• For businesses with “specified service business” income and income from other sources, they will not be considered a “specified service business” for purposes of IRC § 199A if: (i) for businesses with gross receipts of $25 million or less, less than ten (10) percent of gross receipts is generated from the specified service; and (ii) for businesses with gross receipts over $25 million, less than five (5) percent of gross receipts is generated from the specified service. 

Stay tuned! We will report further on the new proposed regulations in a future blog post.  

[i] For these purposes, “qualified property” means tangible, depreciable property which is held by and available for use in the qualified trade or business at the close of the tax year, which is used at any point during the tax year in the production of QBI, and the depreciable period for which has not ended before the close of the tax year. The “depreciable period” is the later of 10 years from the original placed-in-service date or the last day of the last full year of the applicable recovery period under IRC § 168.

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Larry J. Brant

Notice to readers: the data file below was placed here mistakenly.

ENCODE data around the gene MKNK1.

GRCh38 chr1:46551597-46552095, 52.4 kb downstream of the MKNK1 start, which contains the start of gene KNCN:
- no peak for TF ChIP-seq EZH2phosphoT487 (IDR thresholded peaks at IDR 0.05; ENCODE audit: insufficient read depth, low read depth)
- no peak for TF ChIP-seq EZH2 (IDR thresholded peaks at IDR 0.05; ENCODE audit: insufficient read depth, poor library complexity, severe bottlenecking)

Larry J. Brant is a Shareholder and the Chair of the Tax & Benefits practice group at Foster Garvey, a law firm based out of the Pacific Northwest, with offices in Seattle, Washington; Portland, Oregon; Washington, D.C.; New York, New York, Spokane, Washington; Tulsa, Oklahoma; and Beijing, China. Mr. Brant is licensed to practice in Oregon and Washington. His practice focuses on tax, tax controversy and transactions. Mr. Brant is a past Chair of the Oregon State Bar Taxation Section. He was the long-term Chair of the Oregon Tax Institute, and is currently a member of the Board of Directors of the Portland Tax Forum. Mr. Brant has served as an adjunct professor, teaching corporate taxation, at Northwestern School of Law, Lewis and Clark College. He is an Expert Contributor to Thomson Reuters Checkpoint Catalyst. Mr. Brant is a Fellow in the American College of Tax Counsel. He publishes articles on numerous income tax issues, including Taxation of S Corporations, Reasonable Compensation, Circular 230, Worker Classification, IRC § 1031 Exchanges, Choice of Entity, Entity Tax Classification, and State and Local Taxation. Mr. Brant is a frequent lecturer at local, regional and national tax and business conferences for CPAs and attorneys. He was the 2015 Recipient of the Oregon State Bar Tax Section Award of Merit.